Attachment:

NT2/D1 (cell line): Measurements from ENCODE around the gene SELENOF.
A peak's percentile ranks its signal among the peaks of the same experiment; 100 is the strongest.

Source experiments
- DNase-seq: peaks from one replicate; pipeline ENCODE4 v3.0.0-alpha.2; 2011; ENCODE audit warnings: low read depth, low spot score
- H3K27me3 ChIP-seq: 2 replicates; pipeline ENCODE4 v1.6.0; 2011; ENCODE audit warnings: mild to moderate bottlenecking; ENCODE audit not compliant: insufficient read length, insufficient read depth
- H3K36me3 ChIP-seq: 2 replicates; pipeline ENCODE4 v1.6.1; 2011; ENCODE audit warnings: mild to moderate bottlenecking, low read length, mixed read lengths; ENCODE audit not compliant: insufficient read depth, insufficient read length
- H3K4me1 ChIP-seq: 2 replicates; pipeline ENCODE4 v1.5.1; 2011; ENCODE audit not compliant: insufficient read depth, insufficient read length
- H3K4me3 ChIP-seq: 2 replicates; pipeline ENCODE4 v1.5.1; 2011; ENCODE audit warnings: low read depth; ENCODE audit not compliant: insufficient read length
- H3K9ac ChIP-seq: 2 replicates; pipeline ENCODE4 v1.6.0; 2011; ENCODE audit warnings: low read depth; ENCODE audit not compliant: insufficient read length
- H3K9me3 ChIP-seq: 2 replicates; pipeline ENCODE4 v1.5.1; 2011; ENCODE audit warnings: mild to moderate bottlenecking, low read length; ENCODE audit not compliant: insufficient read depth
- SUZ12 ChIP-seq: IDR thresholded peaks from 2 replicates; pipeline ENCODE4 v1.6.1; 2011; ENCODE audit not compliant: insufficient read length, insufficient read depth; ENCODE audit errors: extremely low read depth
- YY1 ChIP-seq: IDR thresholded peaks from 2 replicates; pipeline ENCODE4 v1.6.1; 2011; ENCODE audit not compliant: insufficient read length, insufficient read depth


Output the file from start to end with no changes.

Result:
NT2/D1 (cell line): Measurements from ENCODE around the gene SELENOF.
A peak's percentile ranks its signal among the peaks of the same experiment; 100 is the strongest.

Source experiments
- DNase-seq: peaks from one replicate; pipeline ENCODE4 v3.0.0-alpha.2; 2011; ENCODE audit warnings: low read depth, low spot score
- H3K27me3 ChIP-seq: 2 replicates; pipeline ENCODE4 v1.6.0; 2011; ENCODE audit warnings: mild to moderate bottlenecking; ENCODE audit not compliant: insufficient read length, insufficient read depth
- H3K36me3 ChIP-seq: 2 replicates; pipeline ENCODE4 v1.6.1; 2011; ENCODE audit warnings: mild to moderate bottlenecking, low read length, mixed read lengths; ENCODE audit not compliant: insufficient read depth, insufficient read length
- H3K4me1 ChIP-seq: 2 replicates; pipeline ENCODE4 v1.5.1; 2011; ENCODE audit not compliant: insufficient read depth, insufficient read length
- H3K4me3 ChIP-seq: 2 replicates; pipeline ENCODE4 v1.5.1; 2011; ENCODE audit warnings: low read depth; ENCODE audit not compliant: insufficient read length
- H3K9ac ChIP-seq: 2 replicates; pipeline ENCODE4 v1.6.0; 2011; ENCODE audit warnings: low read depth; ENCODE audit not compliant: insufficient read length
- H3K9me3 ChIP-seq: 2 replicates; pipeline ENCODE4 v1.5.1; 2011; ENCODE audit warnings: mild to moderate bottlenecking, low read length; ENCODE audit not compliant: insufficient read depth
- SUZ12 ChIP-seq: IDR thresholded peaks from 2 replicates; pipeline ENCODE4 v1.6.1; 2011; ENCODE audit not compliant: insufficient read length, insufficient read depth; ENCODE audit errors: extremely low read depth
- YY1 ChIP-seq: IDR thresholded peaks from 2 replicates; pipeline ENCODE4 v1.6.1; 2011; ENCODE audit not compliant: insufficient read length, insufficient read depth